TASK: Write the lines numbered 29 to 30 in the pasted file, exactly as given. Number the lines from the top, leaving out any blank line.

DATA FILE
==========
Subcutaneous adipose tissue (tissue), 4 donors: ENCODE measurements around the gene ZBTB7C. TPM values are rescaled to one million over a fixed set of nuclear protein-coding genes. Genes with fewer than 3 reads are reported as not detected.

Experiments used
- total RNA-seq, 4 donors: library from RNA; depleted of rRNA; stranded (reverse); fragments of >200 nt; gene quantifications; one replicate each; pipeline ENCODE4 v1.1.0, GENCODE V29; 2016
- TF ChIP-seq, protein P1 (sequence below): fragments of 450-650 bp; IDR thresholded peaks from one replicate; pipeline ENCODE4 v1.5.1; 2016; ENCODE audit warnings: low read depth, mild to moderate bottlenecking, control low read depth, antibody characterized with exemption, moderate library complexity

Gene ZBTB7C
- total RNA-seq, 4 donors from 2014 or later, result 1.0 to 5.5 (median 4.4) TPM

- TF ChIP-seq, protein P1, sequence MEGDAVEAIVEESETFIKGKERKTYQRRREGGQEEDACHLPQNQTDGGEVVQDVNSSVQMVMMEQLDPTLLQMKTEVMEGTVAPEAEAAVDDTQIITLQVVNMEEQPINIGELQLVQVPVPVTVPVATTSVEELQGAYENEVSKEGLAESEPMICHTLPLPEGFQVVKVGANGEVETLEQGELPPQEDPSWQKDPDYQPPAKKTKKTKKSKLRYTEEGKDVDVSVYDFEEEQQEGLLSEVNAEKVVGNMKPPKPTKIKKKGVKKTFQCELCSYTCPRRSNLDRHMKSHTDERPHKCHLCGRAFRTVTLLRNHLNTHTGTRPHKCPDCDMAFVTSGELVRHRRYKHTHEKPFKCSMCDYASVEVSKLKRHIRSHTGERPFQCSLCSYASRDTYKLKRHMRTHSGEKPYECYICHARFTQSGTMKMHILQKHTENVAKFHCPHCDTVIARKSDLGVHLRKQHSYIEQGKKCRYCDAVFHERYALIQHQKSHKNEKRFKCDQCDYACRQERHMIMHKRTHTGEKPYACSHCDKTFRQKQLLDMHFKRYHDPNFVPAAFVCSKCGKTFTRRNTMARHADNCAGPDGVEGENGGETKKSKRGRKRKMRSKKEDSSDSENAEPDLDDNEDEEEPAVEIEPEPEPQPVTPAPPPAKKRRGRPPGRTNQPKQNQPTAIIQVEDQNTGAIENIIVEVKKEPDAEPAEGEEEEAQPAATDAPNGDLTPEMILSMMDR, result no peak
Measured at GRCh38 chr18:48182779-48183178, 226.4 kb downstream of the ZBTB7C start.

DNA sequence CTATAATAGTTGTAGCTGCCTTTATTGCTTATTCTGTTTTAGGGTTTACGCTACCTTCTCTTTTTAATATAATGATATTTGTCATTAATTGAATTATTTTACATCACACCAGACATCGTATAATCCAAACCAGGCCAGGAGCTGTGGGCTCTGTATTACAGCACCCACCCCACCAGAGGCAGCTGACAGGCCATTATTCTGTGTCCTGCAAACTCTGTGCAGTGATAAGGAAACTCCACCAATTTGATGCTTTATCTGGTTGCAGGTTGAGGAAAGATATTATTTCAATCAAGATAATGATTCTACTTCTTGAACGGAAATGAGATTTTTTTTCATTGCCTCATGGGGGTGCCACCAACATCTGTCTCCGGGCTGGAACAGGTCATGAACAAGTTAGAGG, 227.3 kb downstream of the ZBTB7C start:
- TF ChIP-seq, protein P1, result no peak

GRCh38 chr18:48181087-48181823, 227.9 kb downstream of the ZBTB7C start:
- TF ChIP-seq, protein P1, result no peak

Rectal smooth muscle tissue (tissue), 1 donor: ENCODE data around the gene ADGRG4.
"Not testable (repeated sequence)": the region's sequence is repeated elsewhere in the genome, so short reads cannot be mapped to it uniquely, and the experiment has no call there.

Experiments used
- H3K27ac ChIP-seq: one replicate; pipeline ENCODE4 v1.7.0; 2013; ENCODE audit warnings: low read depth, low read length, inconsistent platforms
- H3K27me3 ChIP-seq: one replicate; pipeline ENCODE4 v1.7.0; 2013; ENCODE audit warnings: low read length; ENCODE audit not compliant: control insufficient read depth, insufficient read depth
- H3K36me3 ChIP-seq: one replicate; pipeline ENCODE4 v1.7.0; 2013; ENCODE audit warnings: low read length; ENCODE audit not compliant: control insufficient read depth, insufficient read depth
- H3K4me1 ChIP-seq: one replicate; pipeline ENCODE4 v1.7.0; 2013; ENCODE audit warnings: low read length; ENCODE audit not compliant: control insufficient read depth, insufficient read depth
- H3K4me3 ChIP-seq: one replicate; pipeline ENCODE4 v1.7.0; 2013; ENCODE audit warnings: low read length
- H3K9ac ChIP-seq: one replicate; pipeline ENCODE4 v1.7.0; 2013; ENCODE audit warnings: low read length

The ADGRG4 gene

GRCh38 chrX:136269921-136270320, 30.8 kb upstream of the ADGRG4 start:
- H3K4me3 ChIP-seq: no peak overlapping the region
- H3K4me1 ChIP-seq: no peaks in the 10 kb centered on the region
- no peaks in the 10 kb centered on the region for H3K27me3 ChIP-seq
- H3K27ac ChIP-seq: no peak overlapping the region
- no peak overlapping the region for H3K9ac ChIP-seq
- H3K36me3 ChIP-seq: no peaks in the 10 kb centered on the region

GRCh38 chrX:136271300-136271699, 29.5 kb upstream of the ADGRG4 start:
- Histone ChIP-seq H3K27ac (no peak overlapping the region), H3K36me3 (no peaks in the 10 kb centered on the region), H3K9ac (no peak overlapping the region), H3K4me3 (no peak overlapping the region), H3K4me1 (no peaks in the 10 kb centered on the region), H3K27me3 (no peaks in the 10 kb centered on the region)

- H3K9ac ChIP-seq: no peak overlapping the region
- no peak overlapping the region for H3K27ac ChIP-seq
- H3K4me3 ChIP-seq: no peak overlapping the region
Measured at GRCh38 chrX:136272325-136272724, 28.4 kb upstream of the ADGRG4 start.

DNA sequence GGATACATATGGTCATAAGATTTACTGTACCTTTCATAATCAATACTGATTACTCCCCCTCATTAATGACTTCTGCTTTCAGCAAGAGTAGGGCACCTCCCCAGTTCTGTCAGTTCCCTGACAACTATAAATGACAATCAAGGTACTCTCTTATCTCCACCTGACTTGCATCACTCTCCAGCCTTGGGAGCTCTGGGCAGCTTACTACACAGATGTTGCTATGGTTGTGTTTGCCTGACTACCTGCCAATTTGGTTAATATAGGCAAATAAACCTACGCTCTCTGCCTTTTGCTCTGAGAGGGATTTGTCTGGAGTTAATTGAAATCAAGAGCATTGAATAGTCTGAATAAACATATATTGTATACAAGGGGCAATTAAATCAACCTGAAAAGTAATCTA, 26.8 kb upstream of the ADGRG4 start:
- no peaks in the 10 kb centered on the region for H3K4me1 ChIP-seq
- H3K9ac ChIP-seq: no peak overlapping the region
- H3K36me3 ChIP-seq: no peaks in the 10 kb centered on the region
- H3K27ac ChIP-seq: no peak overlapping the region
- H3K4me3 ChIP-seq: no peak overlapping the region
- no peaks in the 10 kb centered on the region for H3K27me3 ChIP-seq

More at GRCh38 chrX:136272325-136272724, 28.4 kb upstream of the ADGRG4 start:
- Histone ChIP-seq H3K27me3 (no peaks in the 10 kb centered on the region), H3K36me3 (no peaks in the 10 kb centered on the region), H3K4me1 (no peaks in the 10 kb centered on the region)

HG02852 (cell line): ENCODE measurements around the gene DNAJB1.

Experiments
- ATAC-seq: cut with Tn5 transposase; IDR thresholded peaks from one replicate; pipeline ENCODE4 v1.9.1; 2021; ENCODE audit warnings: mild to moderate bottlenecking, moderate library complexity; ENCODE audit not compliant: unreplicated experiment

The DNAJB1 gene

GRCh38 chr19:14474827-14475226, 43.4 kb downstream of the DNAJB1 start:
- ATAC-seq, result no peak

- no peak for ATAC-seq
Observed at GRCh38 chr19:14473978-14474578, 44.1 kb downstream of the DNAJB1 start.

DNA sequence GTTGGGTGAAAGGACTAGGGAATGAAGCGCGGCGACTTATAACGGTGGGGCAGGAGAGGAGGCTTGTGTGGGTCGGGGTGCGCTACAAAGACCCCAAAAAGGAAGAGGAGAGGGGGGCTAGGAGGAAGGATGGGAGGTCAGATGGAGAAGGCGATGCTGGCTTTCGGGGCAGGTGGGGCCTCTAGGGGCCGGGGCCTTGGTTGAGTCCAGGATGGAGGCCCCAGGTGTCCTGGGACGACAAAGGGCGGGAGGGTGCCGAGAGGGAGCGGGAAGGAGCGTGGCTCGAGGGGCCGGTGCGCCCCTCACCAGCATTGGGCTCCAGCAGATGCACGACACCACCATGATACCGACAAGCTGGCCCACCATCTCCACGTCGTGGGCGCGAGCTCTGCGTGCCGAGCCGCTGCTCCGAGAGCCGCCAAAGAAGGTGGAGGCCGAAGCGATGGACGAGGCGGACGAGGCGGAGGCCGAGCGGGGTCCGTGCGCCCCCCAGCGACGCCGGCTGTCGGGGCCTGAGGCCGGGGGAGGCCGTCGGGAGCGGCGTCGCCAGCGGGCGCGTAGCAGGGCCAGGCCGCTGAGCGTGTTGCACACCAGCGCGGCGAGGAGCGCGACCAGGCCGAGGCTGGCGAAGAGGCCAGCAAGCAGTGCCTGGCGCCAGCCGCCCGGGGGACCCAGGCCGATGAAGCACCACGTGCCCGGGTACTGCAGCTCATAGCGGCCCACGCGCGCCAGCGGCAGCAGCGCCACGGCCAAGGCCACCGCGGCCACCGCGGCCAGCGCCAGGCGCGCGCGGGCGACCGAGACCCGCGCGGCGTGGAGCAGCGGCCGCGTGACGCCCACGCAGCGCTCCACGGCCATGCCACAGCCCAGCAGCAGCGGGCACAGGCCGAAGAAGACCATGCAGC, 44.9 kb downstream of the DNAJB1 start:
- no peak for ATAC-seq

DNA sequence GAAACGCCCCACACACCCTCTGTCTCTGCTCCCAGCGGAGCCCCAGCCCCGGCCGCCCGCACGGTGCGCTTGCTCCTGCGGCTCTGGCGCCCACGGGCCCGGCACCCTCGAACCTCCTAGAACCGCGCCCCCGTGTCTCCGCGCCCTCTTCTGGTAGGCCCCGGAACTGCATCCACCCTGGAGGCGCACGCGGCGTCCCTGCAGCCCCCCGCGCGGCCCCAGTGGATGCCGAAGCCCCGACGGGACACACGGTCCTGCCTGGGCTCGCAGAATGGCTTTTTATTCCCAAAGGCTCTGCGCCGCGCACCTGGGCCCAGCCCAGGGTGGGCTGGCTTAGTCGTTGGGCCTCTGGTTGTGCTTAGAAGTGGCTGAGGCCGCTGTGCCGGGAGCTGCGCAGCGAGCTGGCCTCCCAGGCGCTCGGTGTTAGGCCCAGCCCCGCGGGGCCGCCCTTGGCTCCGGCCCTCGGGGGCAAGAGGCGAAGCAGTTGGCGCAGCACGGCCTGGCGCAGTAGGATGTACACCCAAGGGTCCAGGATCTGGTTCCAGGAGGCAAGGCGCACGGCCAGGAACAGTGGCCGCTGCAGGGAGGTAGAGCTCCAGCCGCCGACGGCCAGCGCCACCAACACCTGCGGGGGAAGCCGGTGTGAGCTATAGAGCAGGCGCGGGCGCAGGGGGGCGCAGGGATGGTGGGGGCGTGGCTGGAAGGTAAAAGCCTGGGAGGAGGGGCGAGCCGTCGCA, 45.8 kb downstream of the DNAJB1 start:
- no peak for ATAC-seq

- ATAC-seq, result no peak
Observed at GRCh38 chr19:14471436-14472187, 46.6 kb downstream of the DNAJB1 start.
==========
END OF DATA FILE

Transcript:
- H3K36me3 ChIP-seq: no peaks in the 10 kb centered on the region

GRCh38 chrX:136271300-136271699, 29.5 kb upstream of the ADGRG4 start: